Number two, the use of acronyms. Do they help or hurt? If you’re in a finance meeting and you say, let’s take a look at the BS you’ve been working on, probably people will understand you mean balance sheet and you’re not trying to be offensive, but it’s not always clear. When I working in a team, on an Oracle project setting up a group finance consolidation system, we had to create the backbone structure, which is called the Metadata of the system. One task was to set up different hierarchies for our company structure and all of them had code names like no spaces, short words, sometimes numbers. One request we got was to set up separate structures for our European and American companies.

The code to use was A. N. A. L Europe, A. N. A. L America. A.N. A.L standing for analysis. Some words just shouldn’t be shorted. You can either entirely replace them or use the full word.

So going back to your use of acronyms in a meeting, you want to make sure that you don’t unintentionally offend someone. And you don’t exclude anyone because they don’t understand what it means. So make sure you emphasize what these are in the handouts and also on the slide if you’re using them in there. Number three branding. Are you getting excessive with your branding? The companies I worked for always had their logo on every single slide. When I started to work on my own, that’s what I did.

I put my logo on every single slide prominently featured on top. I believed that was the professional thing to do, but when I started to make simpler slides, that logo was so distracting. It looked bigger than ever. Before I didn’t even notice it so much because the slide was so full, but when it started to get empty, I started to question the placement of any image or object on that slide, and I asked, does it bring any added value? Well, it didn’t. It was distracting.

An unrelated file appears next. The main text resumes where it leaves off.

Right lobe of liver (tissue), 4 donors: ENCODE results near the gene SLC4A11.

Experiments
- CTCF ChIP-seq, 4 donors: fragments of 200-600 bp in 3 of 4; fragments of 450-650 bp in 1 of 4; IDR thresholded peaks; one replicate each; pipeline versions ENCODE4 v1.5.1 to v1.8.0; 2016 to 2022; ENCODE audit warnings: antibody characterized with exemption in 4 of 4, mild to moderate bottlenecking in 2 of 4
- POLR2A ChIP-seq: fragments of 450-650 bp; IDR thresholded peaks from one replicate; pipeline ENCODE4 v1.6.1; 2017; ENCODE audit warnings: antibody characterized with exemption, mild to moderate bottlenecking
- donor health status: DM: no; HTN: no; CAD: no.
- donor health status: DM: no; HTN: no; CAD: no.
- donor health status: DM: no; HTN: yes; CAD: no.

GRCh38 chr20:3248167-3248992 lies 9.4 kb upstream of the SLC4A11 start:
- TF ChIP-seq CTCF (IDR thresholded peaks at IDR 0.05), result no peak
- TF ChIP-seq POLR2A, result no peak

I don’t need my logo on every single page. It’s enough to put it on the first and the last pages. And if you’re concerned about piracy, you can use a light watermark in the footer and make it small. That’s what I do. Think about this slides you use for your internal meetings. Do you have the logo on every single slide? Does it bring any added value?

So these were my three tips that help me make better PowerPoint slides and more effective presentations. I hope you found them helpful. I’m curious to hear what you think. Also, what do you most struggle with when you make PowerPoint presentations? Let me know in the comments below. Thank you for reading. See you in the next article.

Yeah.

About Post Author

Professor Cram

Professor Lawrence Cram is a Visiting Fellow at the Australian National University working in the Department of Applied Mathematics. His interests include astronomy, mathematics, engineering, computing, and physics. Due to his extensive expertise, professor Cram has worked as a Professor of Physics at the University of Sydney and as the Deputy Vice-Chancellor at ANU during 2004-2012. In 2013, he retired as a Master, University House and Graduate House. In January 2014, he was appointed as an acting Deputy Vice-Chancellor at Charles Darwin University. Professor Cram is also a Fellow at the Royal Astronomical Society and the Australian Institute of Physics.